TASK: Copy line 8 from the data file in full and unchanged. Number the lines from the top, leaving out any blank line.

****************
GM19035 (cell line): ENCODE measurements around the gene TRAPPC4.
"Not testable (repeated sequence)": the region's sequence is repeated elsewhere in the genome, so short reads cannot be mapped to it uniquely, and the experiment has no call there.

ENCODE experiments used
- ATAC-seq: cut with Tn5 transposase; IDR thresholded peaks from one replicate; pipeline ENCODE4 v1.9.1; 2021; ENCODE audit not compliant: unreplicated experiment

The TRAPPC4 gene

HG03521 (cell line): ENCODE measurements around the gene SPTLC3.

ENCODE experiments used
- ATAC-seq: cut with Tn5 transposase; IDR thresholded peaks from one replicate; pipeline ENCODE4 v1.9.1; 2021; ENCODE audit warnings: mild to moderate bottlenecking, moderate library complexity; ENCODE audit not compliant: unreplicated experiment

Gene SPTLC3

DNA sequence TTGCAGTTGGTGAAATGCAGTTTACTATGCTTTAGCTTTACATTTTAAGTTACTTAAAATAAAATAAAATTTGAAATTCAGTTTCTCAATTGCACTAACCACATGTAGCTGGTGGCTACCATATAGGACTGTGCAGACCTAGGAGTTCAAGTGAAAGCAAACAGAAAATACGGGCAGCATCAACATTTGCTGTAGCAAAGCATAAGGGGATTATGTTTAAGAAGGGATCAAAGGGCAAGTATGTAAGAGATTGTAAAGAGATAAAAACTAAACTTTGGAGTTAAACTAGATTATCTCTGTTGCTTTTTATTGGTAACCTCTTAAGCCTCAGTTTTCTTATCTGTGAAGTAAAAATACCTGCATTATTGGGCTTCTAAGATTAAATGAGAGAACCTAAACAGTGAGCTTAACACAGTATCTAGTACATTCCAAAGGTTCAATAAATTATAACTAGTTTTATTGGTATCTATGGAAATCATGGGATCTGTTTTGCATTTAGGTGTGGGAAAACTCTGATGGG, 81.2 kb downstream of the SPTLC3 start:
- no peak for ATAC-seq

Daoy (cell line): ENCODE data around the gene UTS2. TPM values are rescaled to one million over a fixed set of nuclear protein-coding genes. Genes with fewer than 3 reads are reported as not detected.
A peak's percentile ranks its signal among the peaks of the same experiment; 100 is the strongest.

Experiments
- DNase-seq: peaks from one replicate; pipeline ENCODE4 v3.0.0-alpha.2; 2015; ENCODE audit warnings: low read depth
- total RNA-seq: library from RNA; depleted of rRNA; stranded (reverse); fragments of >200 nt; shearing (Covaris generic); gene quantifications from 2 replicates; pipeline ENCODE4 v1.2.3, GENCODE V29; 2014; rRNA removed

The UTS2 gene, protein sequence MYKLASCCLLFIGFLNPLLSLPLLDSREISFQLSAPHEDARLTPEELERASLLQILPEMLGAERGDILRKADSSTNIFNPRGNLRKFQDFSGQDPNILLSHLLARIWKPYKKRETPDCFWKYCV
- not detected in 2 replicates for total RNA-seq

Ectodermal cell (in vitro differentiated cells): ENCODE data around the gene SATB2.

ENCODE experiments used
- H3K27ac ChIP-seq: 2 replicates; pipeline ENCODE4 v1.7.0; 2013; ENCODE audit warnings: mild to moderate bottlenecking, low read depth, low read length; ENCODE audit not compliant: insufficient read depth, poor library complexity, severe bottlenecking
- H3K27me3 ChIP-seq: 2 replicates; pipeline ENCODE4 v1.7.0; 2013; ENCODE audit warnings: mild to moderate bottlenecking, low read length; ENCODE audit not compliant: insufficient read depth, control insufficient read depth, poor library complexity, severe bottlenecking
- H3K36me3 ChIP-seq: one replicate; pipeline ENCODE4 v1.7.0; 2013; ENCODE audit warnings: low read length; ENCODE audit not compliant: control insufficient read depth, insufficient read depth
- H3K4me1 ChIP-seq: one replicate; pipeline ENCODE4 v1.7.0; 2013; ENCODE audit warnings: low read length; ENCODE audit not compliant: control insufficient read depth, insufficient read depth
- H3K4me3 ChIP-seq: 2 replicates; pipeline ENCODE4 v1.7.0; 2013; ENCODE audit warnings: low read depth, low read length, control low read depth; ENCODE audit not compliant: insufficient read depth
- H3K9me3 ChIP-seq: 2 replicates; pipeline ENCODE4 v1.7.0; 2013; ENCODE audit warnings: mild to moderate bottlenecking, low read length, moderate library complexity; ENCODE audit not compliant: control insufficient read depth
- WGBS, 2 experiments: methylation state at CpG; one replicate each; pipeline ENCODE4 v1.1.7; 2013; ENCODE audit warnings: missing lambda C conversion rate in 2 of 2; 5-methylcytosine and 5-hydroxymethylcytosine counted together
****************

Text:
- ATAC-seq: cut with Tn5 transposase; IDR thresholded peaks from one replicate; pipeline ENCODE4 v1.9.1; 2021; ENCODE audit warnings: mild to moderate bottlenecking, moderate library complexity; ENCODE audit not compliant: unreplicated experiment